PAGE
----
ESPN chief Skipper to staff: 'ESPN is not a political organization'

ESPN host faces controversy over Trump tweets
ESPN host faces controversy over Trump tweets

"ESPN is about sports." It is "not a political organization." That's what ESPN president John Skipper said in a memo to staffers on Friday afternoon, after a bruising week for the sports network.

Skipper's memo came in the wake of anchor Jemele Hill's calling President Trump a "white supremacist" in a series of tweets on Monday that triggered days of news coverage, criticism, and a presidential broadside against the network.

Related: Trump attacks ESPN after anchor calls him a white supremacist

"We have issues of significant debate in our country at this time," Skipper acknowledged. Yes, he said, ESPN upholds certain values about tolerance and diversity. Yes, ESPN's employees are also citizens who have opinions about politics. But the network has social media policies for good reasons, Skipper said, because personal comments "will reflect on ESPN."

"In light of recent events," he said, "we need to remind ourselves that we are a journalistic organization and that we should not do anything that undermines that position."

Skipper did not mention Trump's criticism, but his message was clear: Let's cover the news -- sports and "the issues that intersect with sports" -- and stop being the news.

"Let's not let the public narrative re-write who we are or what we stand for," he said. "Let's not be divided in that pursuit. I will need your support if we are to succeed."

Here is the full memo, obtained by CNN:

I want to remind everyone about fundamental principles at ESPN.

ESPN is about sports. Last year, we broadcast over 16,000 sports events. We show highlights and report scores and tell stories and break down plays.

And we talk about sports all day every day. Of course, sports is intertwined with society and culture, so "sticking to sports" is not so simple. When athletes engage on issues or when protests happen in games, we cover, report and comment on that. We are, among other things, the largest, most accomplished and highly resourced sports news organization. We take great pride in our news organization.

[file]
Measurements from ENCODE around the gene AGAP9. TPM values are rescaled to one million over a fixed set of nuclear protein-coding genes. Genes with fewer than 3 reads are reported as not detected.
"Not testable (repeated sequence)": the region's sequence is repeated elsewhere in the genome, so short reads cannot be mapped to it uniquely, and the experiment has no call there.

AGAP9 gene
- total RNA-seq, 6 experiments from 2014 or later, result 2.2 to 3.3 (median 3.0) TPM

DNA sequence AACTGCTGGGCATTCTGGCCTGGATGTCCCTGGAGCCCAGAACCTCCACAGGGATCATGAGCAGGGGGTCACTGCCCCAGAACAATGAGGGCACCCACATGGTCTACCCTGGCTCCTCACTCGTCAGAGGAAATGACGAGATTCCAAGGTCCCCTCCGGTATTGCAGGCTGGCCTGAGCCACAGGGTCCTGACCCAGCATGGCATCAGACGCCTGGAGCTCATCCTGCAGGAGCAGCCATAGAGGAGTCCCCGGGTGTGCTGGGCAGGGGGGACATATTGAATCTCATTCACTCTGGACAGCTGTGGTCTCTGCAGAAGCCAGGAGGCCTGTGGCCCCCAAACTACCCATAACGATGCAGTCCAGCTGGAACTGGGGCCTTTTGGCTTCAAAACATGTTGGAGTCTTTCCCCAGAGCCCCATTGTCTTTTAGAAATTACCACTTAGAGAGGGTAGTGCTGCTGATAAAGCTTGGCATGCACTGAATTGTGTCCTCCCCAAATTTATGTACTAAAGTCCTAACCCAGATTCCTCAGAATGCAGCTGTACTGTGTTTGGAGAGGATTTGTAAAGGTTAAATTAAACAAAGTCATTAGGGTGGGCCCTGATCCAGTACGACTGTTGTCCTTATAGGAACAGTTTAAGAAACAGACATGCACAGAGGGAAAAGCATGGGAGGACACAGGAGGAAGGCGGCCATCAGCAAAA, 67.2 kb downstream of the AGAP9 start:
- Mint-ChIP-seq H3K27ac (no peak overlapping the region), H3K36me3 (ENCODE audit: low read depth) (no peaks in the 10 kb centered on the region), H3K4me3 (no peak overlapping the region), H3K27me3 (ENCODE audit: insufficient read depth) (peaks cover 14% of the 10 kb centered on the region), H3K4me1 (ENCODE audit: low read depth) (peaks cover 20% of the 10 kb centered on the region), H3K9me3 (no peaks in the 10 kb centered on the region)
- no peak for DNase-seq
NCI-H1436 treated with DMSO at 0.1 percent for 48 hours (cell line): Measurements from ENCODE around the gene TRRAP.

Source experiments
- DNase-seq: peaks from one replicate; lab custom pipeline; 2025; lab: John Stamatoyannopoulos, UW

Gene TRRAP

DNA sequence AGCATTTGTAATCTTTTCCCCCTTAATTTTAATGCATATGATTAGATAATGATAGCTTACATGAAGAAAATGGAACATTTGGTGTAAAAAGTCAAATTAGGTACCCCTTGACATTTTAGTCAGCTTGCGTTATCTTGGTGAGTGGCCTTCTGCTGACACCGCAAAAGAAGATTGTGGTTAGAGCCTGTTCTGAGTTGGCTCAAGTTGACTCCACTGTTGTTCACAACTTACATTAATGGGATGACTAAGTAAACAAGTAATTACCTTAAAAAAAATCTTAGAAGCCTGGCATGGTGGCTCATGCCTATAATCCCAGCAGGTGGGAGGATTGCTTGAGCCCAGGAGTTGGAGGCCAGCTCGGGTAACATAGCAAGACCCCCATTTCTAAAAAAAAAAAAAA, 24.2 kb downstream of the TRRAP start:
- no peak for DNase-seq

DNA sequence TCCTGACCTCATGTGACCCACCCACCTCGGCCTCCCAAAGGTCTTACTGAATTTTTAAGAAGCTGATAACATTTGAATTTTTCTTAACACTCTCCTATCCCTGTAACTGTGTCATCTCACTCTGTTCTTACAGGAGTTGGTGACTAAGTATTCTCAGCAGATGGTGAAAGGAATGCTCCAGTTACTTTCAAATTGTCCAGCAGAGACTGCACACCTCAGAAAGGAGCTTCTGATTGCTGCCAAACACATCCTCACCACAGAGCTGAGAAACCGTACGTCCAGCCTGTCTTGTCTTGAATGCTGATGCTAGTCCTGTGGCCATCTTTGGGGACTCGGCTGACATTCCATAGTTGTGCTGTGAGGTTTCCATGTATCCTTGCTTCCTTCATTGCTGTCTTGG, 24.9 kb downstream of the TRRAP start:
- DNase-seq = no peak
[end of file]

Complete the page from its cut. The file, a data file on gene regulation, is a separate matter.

We have programs on which we discuss and even debate sports, as well as the issues that intersect with sports. Fans themselves love to debate and discuss sports.

ESPN is not a political organization. Where sports and politics intersect, no one is told what view they must express.

At the same time, ESPN has values. We are committed to inclusion and an environment of tolerance where everyone in a diverse work force has the equal opportunity to succeed. We consider this human, not political. Consequently, we insist that no one be denigrated for who they are including their gender, ethnicity, religious beliefs or sexual identity.

We have issues of significant debate in our country at this time. Our employees are citizens and appropriately want to participate in the public discussion. That can create a conflict for our public facing talent between their work and their personal points of view. Given this reality, we have social media policies which require people to understand that social platforms are public and their comments on them will reflect on ESPN. At a minimum, comments should not be inflammatory or personal.

We had a violation of those standards in recent days and our handling of this is a private matter. As always, in each circumstance we look to do what is best for our business.

In light of recent events, we need to remind ourselves that we are a journalistic organization and that we should not do anything that undermines that position.

We also know that ESPN is a special place and that our success is based on you and your colleagues' work. Let's not let the public narrative re-write who we are or what we stand for. Let's not be divided in that pursuit. I will need your support if we are to succeed.

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